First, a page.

If in fact, there has been change to the targeting guidance, there's a substantial change on the part of the NATO guidance versus what the Americans were flying after. I haven't heard of that. I don't think that's -- that's been announced. But it would be a significant difference if, in fact, NATO's targeting guidance was different from what Americans were firing on last week.

COOPER: Opposition forces say NATO is being much more or it takes much more time than it did the U.S. And we heard that the U.S. are the only ones who have A-10s and, I think, A-130s, which are used to fly low and take out tanks and ground forces. So does NATO have the equipment and the know-how?

KIMMITT: Yes. It's true that the United States have those that are able to go and do gun runs against the targets on the ground. Most of the other aircraft are going to have to use missiles. They don't have the guns that the A-10s and AC-130s. Again, I think we've got to take a hard look at the targeting guidance that's being given in the operations.

Quite frankly, they're using the same combined air operations that the Americans were using when they were running these at unilateral operations. So unless there's been a change in the guidance, unless there's been a change in the rules of engagement, there really should be no reason other than external factors such as weather that would cause the NATO aircraft to be less effective than the American aircraft of a week ago.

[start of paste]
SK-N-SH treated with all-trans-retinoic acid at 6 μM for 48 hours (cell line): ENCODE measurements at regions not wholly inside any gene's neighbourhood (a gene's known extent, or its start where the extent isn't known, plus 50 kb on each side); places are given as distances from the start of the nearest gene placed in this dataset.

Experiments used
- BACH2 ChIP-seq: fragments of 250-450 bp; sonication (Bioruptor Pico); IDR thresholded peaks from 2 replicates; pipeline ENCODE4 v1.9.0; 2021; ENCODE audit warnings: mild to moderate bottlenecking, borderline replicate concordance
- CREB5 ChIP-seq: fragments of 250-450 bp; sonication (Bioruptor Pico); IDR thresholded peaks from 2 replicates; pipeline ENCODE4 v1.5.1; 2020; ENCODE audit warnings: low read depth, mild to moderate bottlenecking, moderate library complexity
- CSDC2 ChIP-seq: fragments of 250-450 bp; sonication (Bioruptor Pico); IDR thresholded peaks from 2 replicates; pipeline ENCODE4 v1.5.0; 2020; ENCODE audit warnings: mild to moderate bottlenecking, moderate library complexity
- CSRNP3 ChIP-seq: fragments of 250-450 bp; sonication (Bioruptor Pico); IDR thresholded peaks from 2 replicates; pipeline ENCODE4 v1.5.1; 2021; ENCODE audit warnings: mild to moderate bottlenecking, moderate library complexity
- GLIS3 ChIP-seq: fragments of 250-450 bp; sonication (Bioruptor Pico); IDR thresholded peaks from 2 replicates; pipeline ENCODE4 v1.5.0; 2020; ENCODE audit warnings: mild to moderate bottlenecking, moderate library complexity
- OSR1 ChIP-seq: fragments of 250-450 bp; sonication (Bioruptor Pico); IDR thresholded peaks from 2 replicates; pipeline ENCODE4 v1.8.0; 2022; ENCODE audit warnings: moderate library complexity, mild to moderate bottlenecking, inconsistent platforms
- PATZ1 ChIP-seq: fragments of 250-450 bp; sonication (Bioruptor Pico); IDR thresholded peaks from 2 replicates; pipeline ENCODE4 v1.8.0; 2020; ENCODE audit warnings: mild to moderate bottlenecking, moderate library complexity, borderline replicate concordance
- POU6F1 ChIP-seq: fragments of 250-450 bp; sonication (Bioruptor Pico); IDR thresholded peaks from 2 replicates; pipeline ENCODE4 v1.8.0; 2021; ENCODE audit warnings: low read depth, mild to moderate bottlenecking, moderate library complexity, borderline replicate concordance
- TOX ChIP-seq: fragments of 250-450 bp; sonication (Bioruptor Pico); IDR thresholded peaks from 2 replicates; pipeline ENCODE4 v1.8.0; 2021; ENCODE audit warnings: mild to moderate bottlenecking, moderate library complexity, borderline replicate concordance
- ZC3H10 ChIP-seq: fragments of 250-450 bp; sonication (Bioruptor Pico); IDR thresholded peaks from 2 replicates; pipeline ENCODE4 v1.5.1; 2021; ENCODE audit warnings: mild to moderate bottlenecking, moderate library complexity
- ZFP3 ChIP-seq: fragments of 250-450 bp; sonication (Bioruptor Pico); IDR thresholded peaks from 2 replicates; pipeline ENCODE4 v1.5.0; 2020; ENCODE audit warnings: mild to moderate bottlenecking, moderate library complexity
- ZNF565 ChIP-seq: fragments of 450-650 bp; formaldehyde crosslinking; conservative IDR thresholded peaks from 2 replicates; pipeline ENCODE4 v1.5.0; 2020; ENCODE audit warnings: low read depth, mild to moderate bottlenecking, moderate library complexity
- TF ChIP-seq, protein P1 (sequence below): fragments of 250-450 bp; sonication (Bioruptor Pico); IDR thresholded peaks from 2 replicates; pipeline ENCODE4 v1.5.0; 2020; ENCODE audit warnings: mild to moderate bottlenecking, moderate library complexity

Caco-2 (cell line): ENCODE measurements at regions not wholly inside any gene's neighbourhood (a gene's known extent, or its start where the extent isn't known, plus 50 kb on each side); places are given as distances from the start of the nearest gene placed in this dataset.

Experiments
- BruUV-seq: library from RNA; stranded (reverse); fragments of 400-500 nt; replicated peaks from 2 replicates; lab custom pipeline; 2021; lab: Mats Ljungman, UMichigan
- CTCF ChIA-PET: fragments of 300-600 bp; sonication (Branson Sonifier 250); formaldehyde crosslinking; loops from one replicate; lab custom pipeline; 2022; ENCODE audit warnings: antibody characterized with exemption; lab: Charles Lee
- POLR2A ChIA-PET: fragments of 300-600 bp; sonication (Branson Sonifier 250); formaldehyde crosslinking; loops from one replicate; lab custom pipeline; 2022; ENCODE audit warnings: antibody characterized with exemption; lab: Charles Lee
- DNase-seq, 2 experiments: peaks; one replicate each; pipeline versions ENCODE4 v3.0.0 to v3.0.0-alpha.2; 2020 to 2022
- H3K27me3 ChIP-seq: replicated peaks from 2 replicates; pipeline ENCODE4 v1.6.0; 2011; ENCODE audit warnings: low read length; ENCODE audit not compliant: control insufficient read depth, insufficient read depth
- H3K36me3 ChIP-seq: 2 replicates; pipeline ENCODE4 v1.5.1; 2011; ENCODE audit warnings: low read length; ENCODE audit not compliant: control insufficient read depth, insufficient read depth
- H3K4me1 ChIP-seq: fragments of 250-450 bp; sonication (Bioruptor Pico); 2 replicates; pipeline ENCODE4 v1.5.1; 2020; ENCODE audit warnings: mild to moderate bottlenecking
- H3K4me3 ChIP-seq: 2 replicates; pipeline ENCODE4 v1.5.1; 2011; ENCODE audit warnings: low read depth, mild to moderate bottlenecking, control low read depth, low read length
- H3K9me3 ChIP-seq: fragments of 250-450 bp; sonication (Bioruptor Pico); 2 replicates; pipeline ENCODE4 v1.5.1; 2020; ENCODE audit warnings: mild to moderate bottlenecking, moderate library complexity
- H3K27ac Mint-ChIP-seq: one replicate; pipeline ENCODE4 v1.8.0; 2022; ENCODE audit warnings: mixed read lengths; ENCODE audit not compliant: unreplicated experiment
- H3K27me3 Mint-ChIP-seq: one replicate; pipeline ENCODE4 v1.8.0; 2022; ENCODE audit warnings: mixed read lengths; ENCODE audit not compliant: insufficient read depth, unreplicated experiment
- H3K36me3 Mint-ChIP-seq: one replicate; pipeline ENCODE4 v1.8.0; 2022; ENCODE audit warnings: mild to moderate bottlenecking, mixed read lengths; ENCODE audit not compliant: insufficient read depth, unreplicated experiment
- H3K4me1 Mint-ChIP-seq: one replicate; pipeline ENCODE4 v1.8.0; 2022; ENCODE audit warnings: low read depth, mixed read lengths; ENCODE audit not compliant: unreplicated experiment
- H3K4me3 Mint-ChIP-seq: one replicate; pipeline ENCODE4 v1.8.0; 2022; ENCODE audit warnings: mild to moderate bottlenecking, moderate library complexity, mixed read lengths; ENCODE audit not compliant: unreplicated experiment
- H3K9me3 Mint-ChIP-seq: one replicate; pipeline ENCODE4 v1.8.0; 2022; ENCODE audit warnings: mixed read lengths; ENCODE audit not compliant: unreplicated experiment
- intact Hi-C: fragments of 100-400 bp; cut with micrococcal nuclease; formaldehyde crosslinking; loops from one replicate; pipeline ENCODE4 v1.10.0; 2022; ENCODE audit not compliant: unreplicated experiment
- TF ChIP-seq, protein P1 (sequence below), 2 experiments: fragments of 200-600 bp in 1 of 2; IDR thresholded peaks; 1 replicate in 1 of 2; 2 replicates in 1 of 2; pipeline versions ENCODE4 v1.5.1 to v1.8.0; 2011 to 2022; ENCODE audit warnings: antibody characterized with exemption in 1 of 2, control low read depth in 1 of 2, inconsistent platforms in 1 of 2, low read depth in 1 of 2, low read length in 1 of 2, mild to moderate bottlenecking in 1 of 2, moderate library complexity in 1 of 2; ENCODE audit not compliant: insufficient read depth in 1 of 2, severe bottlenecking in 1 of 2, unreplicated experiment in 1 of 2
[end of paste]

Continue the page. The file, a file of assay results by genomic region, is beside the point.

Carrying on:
COOPER: Right. And yet Ben is saying the weather in the area, certainly around Brega, has been fine the last couple of days.

Jill, do we know anything about targeting? Has any targeting changed by NATO? What are you hearing about NATO?

DOUGHERTY: You know, I can't speak specifically about the targeting, Anderson. But, you know, there really is the perception, and it seems to be correct, that the United States really is the leader in NATO, and that the other countries, the U.K. and France, now taking over a lot of the operations, are really struggling to do what the United States is doing.

And so that's a real dilemma for President Obama. I mean, he doesn't want to lead. He doesn't want the United States to be out there and running every mission. But on the other hand, he doesn't want it to fail. So he's kind of caught between two things right now.

The inability of NATO, without the United States, to do what they're supposed to be doing. It's not that it's without the United States, of course, because as we've been saying, those A-10s and AC- 130s are on standby. They can be brought in. But the whole idea was to shift responsibility to NATO.

COOPER: Ben, just one quick question. If most of the press corps has already left Ajdabiya -- you are in Ajdabiya tonight -- you say it's still in opposition controlled hands, how do you know when it's no longer safe? How do you know when the Gadhafi forces are moving toward you? Can you say?

WEDEMAN: Well, we can't really know, because for one thing, cell phones don't work in this area any more. They've been shut down.

What we did is just a few hours ago, before -- having a quick nap before the show, I went with another of my colleagues to the main checkpoint outside of Ajdabiya to speak to a senior army commander, a rebel army commander, to find out the situation. What he told us was fairly reassuring, that they do have firm control, this halfway point between Ajdabiya and Brega.